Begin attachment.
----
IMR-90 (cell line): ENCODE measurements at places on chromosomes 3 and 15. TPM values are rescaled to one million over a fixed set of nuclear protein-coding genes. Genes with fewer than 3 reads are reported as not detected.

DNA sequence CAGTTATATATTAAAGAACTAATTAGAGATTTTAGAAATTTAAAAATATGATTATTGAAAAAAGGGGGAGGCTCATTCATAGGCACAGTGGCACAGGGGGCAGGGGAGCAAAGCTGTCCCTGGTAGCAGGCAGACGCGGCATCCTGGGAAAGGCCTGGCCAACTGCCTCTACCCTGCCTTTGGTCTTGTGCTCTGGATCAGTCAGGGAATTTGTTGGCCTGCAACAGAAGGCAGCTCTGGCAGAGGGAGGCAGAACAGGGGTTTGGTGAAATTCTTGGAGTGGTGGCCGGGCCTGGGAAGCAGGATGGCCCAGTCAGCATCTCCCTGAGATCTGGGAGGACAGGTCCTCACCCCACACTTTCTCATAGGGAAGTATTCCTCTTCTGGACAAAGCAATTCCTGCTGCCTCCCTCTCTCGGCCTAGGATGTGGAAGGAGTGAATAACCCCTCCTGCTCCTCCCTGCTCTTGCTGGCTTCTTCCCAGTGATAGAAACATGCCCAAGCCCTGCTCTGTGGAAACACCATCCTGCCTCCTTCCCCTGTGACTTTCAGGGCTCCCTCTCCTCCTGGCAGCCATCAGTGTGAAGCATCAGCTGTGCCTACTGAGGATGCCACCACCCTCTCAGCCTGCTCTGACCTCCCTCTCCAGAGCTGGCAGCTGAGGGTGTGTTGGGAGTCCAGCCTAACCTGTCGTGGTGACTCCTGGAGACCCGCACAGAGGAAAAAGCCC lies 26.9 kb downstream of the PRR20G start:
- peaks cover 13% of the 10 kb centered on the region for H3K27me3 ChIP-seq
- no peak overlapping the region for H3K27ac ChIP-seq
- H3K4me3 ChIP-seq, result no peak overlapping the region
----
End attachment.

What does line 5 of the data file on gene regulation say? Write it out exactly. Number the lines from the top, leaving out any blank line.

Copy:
- H3K4me3 ChIP-seq, result no peak overlapping the region